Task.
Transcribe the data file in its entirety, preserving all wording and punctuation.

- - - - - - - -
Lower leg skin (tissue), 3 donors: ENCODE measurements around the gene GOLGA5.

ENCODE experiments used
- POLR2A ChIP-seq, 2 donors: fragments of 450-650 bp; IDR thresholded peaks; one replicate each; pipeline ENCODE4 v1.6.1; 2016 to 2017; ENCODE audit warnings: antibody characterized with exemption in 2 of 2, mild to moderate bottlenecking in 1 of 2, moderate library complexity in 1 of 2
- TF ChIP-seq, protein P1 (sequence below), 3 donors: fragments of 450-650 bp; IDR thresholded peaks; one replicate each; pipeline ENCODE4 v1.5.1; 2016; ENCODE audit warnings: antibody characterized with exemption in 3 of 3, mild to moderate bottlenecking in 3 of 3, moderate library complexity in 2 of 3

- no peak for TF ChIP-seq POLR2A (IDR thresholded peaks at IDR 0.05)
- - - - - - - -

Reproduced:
Lower leg skin (tissue), 3 donors: ENCODE measurements around the gene GOLGA5.

ENCODE experiments used
- POLR2A ChIP-seq, 2 donors: fragments of 450-650 bp; IDR thresholded peaks; one replicate each; pipeline ENCODE4 v1.6.1; 2016 to 2017; ENCODE audit warnings: antibody characterized with exemption in 2 of 2, mild to moderate bottlenecking in 1 of 2, moderate library complexity in 1 of 2
- TF ChIP-seq, protein P1 (sequence below), 3 donors: fragments of 450-650 bp; IDR thresholded peaks; one replicate each; pipeline ENCODE4 v1.5.1; 2016; ENCODE audit warnings: antibody characterized with exemption in 3 of 3, mild to moderate bottlenecking in 3 of 3, moderate library complexity in 2 of 3

- no peak for TF ChIP-seq POLR2A (IDR thresholded peaks at IDR 0.05)